But the Harris Residence has something distinctly unique about it.
It is (wait for it) a mid-century modern. Yippee! This house is an extensive remodel of a 1948 postwar cottage, with the goal of retaining the flavor of the original structure, but bringing the outdoors in. Doesn't get more mid-century than that? Let's see how they did.
First the fabulous deck overlooking the garden property. This was an add-on but flows seamlessly with the house. Architect for the project is Public Architecture and Planning who also did the Munson Residence on the tour.
From Public Architecture:
This remodel takes the character of the existing home from 1948 and expands it. A series of pavilions are linked together by a trellised walkway and garden spaces creating a tightly composed site plan which provides a simultaneous indoor-outdoor experience.
Next, a look at the master bedroom. This bedroom is fascinating for oh so many reasons. First and foremost, it is a converted garage, and sits as a separate studio on the property. You go across the patio from the kitchen, and wander across these pavers (I love pavers) ...
and enter a cozy retreat.
The door leads to a separate master bath and laundry room. I like that! Multi-functional and not shy about making rooms work very hard. Extremely mid-century.
Nice soaking tub.
Super industrial room with the washer/dryer.
And surprise! The master shower is literally an indoor/outdoor shower (channel Rob Lowe from Parks and Rec).
But cool. You like it, right? No ceiling. And no mechanism to close the ceiling. The owner gets rained on when it rains. But as she pointed out to a tour taker, she was already wet at that point.
Time to leave this glorious bedroom.
You go back to the main house through the kitchen. The living room is a typical long narrow room from the 50's (and I think they made it longer as part of the remodel).
Note how the big beam runs lengthwise at the top and the white wall stops below the beams. The owner told me that the ceiling was removed to create this open space. What we are seeing are the supporting structures put in place after the walls came down.
I am a sucker for pretty flowers.
Owner left such a charming scene, just ready for a photograph. Nice work!
Towards the back of the long room, is a media room with traditional mid-century furniture and a shoji screen to block out the TV watchers from the rest of the house.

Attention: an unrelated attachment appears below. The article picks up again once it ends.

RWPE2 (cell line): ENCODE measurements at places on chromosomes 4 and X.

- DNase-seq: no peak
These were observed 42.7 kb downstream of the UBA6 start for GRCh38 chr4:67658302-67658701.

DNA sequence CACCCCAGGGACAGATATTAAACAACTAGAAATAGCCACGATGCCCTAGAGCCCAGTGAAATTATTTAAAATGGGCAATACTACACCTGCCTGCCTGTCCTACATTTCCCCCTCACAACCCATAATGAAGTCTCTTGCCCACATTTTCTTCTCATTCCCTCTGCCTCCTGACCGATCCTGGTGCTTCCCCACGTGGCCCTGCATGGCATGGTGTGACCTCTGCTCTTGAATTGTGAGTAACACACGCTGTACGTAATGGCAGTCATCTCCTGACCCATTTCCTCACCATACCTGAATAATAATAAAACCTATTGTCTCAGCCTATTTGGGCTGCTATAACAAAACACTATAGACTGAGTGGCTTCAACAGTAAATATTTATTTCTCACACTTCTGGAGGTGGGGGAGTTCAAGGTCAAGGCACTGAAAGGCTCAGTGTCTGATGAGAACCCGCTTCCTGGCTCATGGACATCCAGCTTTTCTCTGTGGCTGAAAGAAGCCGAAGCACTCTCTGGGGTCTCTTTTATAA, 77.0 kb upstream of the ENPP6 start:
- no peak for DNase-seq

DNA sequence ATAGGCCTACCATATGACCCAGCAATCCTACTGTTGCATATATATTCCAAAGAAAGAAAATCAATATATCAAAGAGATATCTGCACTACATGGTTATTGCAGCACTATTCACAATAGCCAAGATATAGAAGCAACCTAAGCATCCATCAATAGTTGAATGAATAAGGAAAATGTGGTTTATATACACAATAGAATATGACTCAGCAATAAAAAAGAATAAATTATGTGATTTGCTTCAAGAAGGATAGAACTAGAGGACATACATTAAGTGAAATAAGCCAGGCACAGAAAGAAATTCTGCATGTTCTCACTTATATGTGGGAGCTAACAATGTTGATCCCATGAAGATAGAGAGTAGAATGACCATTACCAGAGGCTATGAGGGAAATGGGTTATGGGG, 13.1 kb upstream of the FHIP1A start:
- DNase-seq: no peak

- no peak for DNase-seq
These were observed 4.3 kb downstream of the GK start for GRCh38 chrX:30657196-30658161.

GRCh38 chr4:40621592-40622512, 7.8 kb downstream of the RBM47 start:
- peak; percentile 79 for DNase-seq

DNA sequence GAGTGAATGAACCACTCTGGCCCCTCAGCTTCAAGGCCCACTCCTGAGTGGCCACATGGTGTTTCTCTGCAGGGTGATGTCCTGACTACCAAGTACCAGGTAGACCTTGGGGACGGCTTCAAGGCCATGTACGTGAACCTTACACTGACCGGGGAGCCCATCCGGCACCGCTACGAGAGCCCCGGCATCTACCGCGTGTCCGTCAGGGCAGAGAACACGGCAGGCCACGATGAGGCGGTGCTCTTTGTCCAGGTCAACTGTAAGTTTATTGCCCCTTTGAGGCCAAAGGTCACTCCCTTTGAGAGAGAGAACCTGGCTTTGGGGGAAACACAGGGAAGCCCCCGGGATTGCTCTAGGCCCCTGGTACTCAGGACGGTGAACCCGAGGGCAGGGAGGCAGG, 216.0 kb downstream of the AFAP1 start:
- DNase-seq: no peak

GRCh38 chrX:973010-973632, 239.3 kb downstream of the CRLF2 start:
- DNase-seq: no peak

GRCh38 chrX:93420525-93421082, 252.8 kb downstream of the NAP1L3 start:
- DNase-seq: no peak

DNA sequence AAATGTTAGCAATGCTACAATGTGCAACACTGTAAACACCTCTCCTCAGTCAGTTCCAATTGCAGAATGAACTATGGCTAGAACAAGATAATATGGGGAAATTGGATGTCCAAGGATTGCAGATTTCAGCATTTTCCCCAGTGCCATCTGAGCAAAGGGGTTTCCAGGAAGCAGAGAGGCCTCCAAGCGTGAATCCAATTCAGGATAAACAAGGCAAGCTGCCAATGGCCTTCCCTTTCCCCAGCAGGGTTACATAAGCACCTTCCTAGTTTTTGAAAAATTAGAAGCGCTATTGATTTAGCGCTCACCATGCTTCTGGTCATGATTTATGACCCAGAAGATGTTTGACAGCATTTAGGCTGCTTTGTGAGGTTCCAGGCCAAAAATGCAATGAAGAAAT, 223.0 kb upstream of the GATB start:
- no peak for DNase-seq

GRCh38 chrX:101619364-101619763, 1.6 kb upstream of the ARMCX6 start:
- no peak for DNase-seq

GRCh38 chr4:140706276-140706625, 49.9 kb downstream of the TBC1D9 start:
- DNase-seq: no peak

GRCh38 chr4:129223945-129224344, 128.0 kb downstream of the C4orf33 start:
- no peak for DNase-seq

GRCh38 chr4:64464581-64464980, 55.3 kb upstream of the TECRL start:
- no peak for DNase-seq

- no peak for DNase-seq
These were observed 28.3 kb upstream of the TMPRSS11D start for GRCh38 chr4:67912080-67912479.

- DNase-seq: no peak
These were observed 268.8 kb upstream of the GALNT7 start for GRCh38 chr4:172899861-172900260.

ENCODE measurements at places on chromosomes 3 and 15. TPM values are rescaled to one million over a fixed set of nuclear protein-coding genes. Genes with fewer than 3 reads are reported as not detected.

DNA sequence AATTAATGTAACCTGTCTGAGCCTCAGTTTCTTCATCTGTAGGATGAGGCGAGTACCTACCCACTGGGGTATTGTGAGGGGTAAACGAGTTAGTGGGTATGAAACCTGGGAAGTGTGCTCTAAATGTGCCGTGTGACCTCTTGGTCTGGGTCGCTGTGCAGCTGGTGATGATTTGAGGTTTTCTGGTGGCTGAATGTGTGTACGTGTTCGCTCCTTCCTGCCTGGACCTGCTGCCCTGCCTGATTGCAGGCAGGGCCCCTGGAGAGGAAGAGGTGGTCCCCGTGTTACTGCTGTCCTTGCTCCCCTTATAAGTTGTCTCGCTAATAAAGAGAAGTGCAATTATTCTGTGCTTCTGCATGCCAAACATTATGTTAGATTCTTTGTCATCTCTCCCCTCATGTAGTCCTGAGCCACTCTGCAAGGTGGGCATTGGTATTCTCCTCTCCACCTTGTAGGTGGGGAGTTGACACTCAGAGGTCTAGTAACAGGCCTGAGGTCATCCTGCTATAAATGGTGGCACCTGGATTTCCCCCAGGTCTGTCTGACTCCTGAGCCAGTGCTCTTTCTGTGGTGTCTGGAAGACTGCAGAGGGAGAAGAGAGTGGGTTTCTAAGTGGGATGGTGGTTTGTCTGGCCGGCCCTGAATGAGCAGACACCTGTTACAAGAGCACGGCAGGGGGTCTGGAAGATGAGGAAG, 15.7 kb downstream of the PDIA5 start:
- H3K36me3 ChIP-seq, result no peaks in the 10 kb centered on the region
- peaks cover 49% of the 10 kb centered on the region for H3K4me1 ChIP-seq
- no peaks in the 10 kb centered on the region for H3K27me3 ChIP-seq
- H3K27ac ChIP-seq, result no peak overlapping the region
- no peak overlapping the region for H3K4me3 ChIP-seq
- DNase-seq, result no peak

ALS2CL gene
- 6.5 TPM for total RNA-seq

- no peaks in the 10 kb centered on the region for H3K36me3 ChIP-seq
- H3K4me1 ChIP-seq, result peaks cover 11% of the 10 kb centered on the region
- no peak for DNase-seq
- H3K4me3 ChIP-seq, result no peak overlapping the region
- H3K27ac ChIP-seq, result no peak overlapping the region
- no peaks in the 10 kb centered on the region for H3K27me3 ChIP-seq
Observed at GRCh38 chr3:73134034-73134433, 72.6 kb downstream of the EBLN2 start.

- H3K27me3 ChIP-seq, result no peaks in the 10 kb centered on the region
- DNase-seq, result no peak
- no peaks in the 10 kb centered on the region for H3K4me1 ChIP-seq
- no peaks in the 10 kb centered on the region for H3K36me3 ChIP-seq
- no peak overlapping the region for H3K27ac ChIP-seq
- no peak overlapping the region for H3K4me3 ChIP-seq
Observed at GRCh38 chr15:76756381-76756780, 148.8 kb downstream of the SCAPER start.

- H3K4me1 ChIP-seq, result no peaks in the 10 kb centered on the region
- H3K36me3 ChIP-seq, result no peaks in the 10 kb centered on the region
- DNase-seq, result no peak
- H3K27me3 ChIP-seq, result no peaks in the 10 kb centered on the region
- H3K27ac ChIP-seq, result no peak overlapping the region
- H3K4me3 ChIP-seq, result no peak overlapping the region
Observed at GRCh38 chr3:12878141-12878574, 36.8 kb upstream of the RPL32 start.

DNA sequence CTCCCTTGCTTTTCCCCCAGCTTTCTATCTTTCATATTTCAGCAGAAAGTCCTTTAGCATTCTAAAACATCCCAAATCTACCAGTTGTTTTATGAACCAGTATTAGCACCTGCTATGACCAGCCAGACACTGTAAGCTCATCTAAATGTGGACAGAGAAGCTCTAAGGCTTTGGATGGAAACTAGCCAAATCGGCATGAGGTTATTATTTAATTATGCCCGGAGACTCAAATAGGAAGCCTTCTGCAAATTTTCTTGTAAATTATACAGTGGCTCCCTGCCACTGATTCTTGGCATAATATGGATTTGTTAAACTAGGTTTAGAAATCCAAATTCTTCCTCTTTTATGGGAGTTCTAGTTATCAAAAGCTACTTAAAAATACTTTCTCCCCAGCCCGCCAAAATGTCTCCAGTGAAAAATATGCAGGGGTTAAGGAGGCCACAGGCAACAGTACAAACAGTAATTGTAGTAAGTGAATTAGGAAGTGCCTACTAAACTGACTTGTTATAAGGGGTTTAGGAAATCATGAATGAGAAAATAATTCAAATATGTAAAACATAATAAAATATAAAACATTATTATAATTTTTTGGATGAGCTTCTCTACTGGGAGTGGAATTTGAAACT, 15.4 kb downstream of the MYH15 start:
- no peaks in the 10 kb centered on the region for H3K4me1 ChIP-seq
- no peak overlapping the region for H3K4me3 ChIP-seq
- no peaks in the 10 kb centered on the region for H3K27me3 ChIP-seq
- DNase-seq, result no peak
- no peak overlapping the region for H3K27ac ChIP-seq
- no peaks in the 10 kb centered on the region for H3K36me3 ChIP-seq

Shoji screen on the right.
A guest bedroom
This is the original front door to the home. I like the pistachio paint (also original). It is cool that the homeowner deliberately left in original touches.
Guest bath. I tend to go overboard on the bathroom pictures. Look at this stonework. Awesome. We saw some of this in the outdoor shower.
Pretty shelf setup. And very functional.
Another shot of the tub because I can't help myself, right?
And the loo.
Dining area next.
Ms. Kathryn Harris, the homeowner, strikes me as a very practical, yet stylish gal.
Okay, I have saved the best for second to last. The kitchen. I am sorry, but this home wins the "kitchen most likely to make a woman cry" award. Wait for it.
That butcher block island is so nice for sitting around, cooking, or a late night game of poker.
What a great layout, with plenty of elbow room. Two cooks could work in here easily. There are cabinets, drawers and cupboards for days. And ovens for days. Warming, roasting, microwaving. I couldn't quite figure it out.
The requisite sub zero.
The counter-top is a practical Ceaserstone (which I am partial to) in a grey color (good idea). No granite here.
I love a little mid-century pottery displayed on open shelving.
A little blurry but I had to include the cappuccino machine. Seriously.
And the farm house sink. She wasn't messing around.
Okay last one and then I'll quit.
Let's wrap this up! Most excellent central patio. Kitchen to left and master bedroom to right.
Said resident Kathryn Harris,
One of the favorite features of my home has always been the relationship between the outside and inside. Now I love how the inside space has a view of the landscaping at every point, truly bringing the outside in. I feel that the house that exists today is the house that is meant to be here.This is a fire feature waiting for it's welded grate, not a seat, and equipped with wood storage below.
View from the back. You finally see more of the crowd milling about.
The house sits on a lovely piece of land with beautifully tended gardens and a bit of a slope. It is charming.
People from Southern California don't even know what this is. Of course, it's an outside entrance to a spooky basement!
Because the owner converted the garage to a bedroom, she built herself a pretty slick little carport. My son wonders if all her boxes get wet. He is thinking about our garage. It has boxes instead of cars.
The retaining wall for the driveway carried a message.
Big things come in small packages. At 2,300-square-feet, this home is comfortable but modest. And very mid-century. More details about the project on the Dwell site.
And the Harris Residence wraps up the San Deigo Modern Dwell Home Tours for me. The Dwell Tours are well run events and worth the price ($75 per day). Check out all the houses in the Related Posts below with the last post being all ten house on the tour. Next Dwell Home Tour will be in Los Angeles, June 2013. Count me in.